Friday 24 September 2021

A novel based on a true story of scandal and cover-up

My new novel, based on the true story of Florence Martha "Florrie" Cox, has now been published. It is available as a paperback and Kindle ebook on Amazon and an ebook on Smashwords

Ignorance is not bliss

Florence Martha " Florrie" Cox was born into a deeply religious family in Melbourne, Australia, in November 1887. She had an unremarkable life until she married a Baptist missionary sent to India. Were it not for the author coming across a lost family group photo, almost nothing would have been known about how Florrie was innocently caught up in a scandal that led to a cover-up by the Baptist Church and the Supreme Court of Victoria. The author uses fiction, based on knowledge and plausibility, to explore the unusual events that engulfed Florrie and those around her.

Some events have been combined or imagined for dramatic and interpretive purposes. 

Of necessity, most of  the dialogue is imagined, but the author believes it is consistent 

with the personalities of the characters and events that took place in India and Australia.


contact: books"at"
Available from Amazon and Smashwords

Tuesday 20 April 2021

Do you die or pass on?

Over my decades as a journalist, then as a writer of books and screenplays, I became fascinated by the use of euphemisms - particularly by people who cannot bring themselves to use the word “died”.

A death is upsetting for the overwhelming majority of a deceased person’s close family and friends, but I can't understand what is at all offensive about "died". We will all die at some time. We might wish to be immortal, but using euphemisms such as "pass", "passed", "passed on", "gone to be with our Lord", "gone to their reward", "present with the Lord", "promoted to glory" or even "gone to a better place" can't disguise the truth.

I recently came across news of a distant relative that had me scratching my head: “Born into an eternal life” and giving a date. It took me minutes to realise that I was being informed that this person had died. Another head-scratcher was spotted in an Australian rural newspaper: "Mr Johnson was bereaved of his mother". That's an interesting way of saying that his mother had died.

Many of those who prefer the euphemisms are members of various religions, but Christianity's King James Bible is certainly not averse to using "died". Indeed, a quick scan shows that it is used 189 times. It even states that Jesus Christ died.

There is nothing inconsistent in using "died" and believing that there is an afterlife. Death is a medical event that must come before a soul or spirit - if such a thing exists - goes on to Heaven or Hell or some other agreeable place, or rejoins previously-deceased family members.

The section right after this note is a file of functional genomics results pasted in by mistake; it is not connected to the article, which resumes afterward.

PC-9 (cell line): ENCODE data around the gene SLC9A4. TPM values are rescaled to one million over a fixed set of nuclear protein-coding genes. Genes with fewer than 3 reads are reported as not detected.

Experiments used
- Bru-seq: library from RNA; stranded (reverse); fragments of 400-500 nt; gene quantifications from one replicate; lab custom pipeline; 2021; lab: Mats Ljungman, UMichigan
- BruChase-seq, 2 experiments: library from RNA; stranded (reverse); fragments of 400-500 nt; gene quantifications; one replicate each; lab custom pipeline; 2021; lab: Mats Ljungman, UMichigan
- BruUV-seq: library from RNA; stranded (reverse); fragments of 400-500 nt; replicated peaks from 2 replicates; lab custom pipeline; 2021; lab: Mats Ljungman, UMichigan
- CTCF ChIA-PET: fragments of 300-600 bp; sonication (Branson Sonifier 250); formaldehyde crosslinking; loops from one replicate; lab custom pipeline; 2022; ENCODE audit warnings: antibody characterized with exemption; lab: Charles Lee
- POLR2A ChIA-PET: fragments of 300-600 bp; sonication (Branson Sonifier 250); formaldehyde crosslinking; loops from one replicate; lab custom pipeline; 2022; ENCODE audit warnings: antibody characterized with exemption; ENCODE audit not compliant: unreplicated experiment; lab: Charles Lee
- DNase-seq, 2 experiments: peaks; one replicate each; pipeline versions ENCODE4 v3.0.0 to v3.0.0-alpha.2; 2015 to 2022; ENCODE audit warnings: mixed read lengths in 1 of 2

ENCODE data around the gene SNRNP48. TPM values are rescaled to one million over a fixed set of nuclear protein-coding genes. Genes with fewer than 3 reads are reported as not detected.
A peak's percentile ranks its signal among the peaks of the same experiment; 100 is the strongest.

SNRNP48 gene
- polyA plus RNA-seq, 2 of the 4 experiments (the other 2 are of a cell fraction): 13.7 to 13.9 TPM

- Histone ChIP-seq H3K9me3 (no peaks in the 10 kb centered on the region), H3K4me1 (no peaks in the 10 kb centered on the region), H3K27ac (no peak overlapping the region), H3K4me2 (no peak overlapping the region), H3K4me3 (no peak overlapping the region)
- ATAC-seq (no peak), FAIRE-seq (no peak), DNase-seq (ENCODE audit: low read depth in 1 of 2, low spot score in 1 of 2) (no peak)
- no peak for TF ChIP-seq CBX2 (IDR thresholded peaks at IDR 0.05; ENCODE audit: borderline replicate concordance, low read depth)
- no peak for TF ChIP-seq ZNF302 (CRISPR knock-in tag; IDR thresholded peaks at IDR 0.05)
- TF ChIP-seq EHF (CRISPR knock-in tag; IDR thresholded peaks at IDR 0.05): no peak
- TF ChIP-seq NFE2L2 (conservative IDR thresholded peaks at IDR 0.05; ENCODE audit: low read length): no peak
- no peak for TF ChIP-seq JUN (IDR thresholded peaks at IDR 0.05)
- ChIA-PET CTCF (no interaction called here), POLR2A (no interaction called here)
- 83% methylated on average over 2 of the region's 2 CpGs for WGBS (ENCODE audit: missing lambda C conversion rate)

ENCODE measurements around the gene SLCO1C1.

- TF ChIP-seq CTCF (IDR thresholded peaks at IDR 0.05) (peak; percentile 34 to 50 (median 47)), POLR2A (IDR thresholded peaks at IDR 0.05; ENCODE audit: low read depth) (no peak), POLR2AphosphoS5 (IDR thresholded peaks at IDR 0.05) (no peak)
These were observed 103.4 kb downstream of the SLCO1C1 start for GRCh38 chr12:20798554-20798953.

My mother was an enthusiastic Christian who rarely missed church on a Sunday, and although she made careful plans for her funeral and thanksgiving service, she never once to my knowledge used a euphemism to describe what would happen at the end of her life. I also don’t recall her ever suggesting that she was going to rejoin my churchgoing father who had died decades before her.

An aunt who was an equally committed Christian was adamant that she would "die". She would have been very upset had she known that the funeral director changed her newspaper death notices from "died" to "passed on".

Out of curiosity I began looking at death notices in two British newspapers, the conservative  Daily Telegraph and the liberal Guardian, to see how many used “died” or a euphemism or avoided both. In the snapshot of about a week, the majority used “died”, rather than a euphemism. But there was also a significant number that avoided both, leaving it obvious what had happened because the notices were in the Deaths column. The Telegraph score: 23 died, 5 passed away, and 6 used neither. The Guardian had 27 died, 8 passed away and 10 mentioned neither.

It is not just religious believers who prefer to skirt around our departure from this existence. The administrator of a Facebook group to which I belong insists on using "passed on" because it seems to him to be a kinder word than "died". I disagree. There are a great many non-believers who find this not just wrong but bordering on the offensive.

I know that at some time - not too soon, I hope - I will die. As a happy atheist, my death will be beginning of what some might euphemistically term "eternal sleep", but it would be an illogical conceit on my part to believe that I have a soul that will continue in another form. If anything is passed on, it will, perhaps, be through my writing over the years and memories held by my close friends and my descendants. There is, of course, no guarantee that all of this will be flattering.


A Q&A comment from musician Midge Ure, Guardian, September 2, 2023: What happens when we die? "Other people get sad."

Tuesday 2 March 2021

How some of us got driving licences in the old days

From time to time I hear from relatives and friends in my birthplace, Australia, about the expense and involved process for their children to get a driving licence. There are P (for Provisional) plates, 120 hours of supervised driving over months, driving logbooks, a very tough theory test, and substantial test fees. And that's just a most basic summary.

How different from when I got my driving licence in rural Victoria in the late1950s...